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Benjamin 87 and Sheridan C9PB.

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Benjamin 87 and Sheridan C9PB (made by Crosman) 

With thanks to Marty for these pics. He said on the AVA: "I purchased a Sheridan C9PB a few weeks ago & read in some of the discussions here that it wasn’t quite up to par with the model 87. Now that I've had a chance to examine one up close, they are in fact night & day.  Trying to explain the differences here would be like singing to the choir so pardon me if it's old news for some.
IIRC Crosman attempted a new plating technique on the barrel & air tube by which nickel was applied over brass, brass over nickel, & a protective coat, whereas Sheridan simply polished the brass barrel & tube. Sheridan used lacquer to preserve the brass finish of the C9PB but I’m not sure what Crosman used. If anyone knows please fill me in.
Where Crosman knocked it out of the park was with their decision to leave portions of the trim (for a lack of better terms) in the nickel stage or use parts that already had the nickel finish. Items such as the tang safety, trigger, trigger guard & fasteners, hammer fasteners, stock fastener, cam plate & fasteners, both tube end caps, pump lever, & the use of a Sheridan bolt. Even the roll pins appear to be nickel. This combination of brass & nickel is absolutely stunning.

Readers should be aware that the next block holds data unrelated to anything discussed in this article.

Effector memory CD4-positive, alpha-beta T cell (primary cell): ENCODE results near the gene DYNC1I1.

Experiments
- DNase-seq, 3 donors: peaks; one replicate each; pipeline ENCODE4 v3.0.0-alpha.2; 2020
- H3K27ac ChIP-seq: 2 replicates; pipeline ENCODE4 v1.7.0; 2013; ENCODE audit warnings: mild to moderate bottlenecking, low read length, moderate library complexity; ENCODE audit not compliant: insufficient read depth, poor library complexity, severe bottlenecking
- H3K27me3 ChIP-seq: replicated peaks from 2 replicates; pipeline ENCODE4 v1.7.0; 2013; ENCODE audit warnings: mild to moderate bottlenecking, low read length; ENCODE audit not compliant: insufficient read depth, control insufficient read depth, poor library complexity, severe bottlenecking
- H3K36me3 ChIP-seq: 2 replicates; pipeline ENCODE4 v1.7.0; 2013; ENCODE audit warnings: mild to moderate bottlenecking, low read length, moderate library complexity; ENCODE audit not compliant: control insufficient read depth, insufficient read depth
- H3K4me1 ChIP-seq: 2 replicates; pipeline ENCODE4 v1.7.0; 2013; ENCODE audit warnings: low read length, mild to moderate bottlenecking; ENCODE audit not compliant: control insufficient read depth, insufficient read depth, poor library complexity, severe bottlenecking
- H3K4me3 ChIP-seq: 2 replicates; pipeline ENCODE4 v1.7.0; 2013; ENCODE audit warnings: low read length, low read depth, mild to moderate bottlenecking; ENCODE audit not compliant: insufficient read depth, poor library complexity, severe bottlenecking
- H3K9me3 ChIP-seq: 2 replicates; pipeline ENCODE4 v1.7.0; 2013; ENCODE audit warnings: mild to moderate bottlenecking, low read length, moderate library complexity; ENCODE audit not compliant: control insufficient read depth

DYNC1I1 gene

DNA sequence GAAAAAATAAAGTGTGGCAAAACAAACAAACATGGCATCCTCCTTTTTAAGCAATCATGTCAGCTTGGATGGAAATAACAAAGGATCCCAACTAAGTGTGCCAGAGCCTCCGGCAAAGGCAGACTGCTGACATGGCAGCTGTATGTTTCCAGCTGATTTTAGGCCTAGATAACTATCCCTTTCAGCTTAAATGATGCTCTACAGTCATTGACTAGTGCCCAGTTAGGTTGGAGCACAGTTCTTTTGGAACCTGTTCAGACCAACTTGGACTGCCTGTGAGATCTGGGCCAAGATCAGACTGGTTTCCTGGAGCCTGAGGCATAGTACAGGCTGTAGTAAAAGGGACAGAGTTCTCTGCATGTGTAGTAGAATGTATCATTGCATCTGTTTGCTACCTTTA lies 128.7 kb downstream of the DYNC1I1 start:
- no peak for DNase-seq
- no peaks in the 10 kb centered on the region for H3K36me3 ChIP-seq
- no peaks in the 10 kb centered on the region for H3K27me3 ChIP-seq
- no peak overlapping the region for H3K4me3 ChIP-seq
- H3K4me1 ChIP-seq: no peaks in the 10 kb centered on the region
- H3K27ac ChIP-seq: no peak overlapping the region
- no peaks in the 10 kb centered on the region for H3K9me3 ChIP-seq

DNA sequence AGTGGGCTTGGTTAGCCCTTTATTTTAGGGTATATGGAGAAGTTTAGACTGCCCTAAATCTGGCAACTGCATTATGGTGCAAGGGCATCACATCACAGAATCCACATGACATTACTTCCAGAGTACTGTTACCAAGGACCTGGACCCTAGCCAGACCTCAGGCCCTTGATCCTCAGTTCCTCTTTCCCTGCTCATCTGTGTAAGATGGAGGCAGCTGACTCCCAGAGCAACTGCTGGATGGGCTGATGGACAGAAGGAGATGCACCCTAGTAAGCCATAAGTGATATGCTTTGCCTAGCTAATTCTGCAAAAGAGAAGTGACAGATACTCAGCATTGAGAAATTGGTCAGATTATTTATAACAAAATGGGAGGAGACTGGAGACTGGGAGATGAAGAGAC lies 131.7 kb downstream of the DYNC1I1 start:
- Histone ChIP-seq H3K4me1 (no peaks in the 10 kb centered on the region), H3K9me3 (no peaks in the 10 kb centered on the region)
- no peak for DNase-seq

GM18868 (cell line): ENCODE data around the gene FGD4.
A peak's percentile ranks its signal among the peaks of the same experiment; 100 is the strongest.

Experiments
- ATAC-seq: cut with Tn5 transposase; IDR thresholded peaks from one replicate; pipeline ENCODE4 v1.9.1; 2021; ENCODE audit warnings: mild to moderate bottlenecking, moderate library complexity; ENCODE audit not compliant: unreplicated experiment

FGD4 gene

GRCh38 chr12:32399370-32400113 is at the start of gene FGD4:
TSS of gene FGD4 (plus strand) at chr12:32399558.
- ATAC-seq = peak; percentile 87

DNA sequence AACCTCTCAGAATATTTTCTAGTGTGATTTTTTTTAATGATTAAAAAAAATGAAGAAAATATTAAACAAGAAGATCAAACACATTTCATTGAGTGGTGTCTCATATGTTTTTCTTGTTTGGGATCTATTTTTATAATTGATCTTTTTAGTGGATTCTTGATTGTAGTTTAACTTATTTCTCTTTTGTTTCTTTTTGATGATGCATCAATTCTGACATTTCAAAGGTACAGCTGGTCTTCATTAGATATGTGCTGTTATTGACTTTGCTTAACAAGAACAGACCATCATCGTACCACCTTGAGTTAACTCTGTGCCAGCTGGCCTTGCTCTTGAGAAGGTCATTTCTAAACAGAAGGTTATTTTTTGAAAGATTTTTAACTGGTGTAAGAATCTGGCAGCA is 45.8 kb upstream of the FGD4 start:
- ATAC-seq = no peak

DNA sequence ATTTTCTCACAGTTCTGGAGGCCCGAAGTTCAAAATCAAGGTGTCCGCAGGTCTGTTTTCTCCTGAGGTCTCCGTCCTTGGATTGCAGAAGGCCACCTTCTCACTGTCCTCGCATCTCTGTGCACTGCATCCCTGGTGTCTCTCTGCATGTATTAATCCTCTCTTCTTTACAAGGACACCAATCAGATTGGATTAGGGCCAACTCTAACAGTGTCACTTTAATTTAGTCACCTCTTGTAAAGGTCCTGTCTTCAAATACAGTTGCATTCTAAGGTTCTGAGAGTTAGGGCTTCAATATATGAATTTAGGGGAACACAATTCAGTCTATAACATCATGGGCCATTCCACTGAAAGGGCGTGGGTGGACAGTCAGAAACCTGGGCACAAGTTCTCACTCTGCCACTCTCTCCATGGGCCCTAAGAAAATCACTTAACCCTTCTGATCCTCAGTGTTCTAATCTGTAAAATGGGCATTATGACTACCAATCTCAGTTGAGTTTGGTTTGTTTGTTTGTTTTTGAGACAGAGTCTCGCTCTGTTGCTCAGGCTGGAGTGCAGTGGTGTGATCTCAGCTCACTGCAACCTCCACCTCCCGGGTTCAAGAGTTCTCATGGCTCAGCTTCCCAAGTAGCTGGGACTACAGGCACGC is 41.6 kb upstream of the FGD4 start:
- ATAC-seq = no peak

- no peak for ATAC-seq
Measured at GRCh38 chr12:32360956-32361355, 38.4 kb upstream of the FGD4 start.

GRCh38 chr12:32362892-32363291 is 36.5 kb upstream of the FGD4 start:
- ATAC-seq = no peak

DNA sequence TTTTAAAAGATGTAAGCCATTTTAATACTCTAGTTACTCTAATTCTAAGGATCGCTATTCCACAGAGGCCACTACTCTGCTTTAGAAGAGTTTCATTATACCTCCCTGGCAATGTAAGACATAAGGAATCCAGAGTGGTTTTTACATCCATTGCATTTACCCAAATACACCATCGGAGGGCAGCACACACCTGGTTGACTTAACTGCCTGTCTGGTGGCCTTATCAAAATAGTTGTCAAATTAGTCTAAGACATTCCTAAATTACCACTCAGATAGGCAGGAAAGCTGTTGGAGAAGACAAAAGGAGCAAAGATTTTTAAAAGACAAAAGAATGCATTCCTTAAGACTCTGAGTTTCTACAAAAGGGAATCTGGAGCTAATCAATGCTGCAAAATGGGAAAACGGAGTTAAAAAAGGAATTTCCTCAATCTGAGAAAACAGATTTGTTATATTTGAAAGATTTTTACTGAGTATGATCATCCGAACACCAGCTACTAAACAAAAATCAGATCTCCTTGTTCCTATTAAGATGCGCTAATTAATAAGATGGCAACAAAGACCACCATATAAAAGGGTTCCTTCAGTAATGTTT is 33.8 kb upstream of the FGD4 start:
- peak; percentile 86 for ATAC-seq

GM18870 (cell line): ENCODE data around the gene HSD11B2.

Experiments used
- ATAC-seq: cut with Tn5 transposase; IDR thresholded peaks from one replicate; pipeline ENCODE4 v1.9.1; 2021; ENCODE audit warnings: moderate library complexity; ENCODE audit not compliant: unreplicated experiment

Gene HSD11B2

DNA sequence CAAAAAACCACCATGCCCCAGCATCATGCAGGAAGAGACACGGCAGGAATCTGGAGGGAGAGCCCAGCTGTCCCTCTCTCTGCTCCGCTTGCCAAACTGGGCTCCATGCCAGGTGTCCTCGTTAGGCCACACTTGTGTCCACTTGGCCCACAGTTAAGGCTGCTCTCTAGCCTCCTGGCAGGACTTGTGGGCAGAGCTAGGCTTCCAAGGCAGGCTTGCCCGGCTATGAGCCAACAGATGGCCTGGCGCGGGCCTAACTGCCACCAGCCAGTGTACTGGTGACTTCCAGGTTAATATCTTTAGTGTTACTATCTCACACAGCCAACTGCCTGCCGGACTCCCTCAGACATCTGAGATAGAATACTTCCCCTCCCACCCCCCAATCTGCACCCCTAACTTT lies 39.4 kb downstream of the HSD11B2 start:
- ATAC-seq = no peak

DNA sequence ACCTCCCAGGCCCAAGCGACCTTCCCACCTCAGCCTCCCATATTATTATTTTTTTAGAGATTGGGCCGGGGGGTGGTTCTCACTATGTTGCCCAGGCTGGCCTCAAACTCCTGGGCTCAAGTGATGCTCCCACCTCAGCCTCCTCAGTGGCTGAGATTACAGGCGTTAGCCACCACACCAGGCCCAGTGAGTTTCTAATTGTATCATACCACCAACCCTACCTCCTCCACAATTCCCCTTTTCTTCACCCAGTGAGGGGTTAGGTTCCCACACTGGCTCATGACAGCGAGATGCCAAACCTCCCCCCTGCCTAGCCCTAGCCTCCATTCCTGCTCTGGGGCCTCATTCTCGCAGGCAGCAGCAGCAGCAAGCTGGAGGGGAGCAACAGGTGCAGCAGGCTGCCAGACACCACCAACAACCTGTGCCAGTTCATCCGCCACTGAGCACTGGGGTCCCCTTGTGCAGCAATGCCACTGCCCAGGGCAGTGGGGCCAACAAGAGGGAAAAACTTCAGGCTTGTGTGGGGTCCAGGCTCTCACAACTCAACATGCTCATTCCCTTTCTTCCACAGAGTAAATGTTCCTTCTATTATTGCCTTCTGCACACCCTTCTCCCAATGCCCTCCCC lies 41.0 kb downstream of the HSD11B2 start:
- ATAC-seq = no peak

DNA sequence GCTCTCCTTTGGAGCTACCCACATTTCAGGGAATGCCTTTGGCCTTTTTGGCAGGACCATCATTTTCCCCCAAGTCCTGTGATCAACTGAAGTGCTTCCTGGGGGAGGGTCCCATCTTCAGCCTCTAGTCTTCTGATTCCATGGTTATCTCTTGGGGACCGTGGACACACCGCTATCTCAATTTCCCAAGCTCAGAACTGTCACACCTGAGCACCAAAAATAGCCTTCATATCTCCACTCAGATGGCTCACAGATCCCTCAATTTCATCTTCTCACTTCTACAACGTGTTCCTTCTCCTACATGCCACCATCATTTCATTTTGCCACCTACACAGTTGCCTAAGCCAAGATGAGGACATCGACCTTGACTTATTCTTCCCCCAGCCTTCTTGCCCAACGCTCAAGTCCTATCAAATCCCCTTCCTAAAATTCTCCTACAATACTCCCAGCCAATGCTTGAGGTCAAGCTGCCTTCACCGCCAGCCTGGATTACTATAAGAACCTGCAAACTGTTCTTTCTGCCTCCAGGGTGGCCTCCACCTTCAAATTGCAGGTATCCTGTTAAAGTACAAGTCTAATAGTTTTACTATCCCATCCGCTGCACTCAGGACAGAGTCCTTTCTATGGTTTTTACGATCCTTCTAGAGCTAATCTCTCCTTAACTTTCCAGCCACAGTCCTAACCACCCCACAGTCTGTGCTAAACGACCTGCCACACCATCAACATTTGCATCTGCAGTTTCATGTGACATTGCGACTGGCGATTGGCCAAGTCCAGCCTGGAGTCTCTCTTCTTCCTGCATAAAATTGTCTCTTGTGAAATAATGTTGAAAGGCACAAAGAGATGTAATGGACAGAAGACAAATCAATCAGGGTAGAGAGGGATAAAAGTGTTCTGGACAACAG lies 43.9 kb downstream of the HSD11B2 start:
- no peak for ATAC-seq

Another feature that stood out in my search was Crosman’s deliberate use of a single block of walnut to fashion both the stock & forearm. The 87’s I have seen online all match & are nicely figured. Crosman also numbered both stock & forearm blocks to keep track. This one’s stock & forearm grip are numbered ‘T23’. A far cry from other vintage AG’s where finding a match is more the exception than the rule. Felt was also applied to the underside of the stock & forearm for cushioning & dampening. I have never noticed this on any vintage AG. Sheridan’s model C9PB not only has what I think is a strange looking forearm but the hardwood isn’t even close to a match.
The Centennial badge on the stock was executed with precision, again, a far cry from the C9PB where it seems they drilled a hole & hoped for the best. The Supreme recoil pad & black spacer is certainly not required but adds a nice touch, & the factory William’s definitely completes the package. I think someone summed it up best with respect to the model 87 vs the C9PB in that the 87 was built in Racine & the C9PB in East Bloomfield.

Last, there were discussions here on AVA as to how many Model 87’s were manufactured. Numbers anywhere from 500 to 1500 were mentioned. I also read that there were several ‘backdoor’ sales so the actual numbers will probably remain a mystery. FWIW, the gentlemen I purchased the 87 from kept meticulous notes, one of which is attached. The doc is dated Jan. 30, 1991. Contact person at Crosman was ‘Stacey’. The production numbers given to him is 500 for both the .177 & the .22. This gun is #486. I would be interested in hearing if anyone has seen a number greater than 500. In fact, I would be curious to know the serial numbers on those that left via the factory’s backdoor."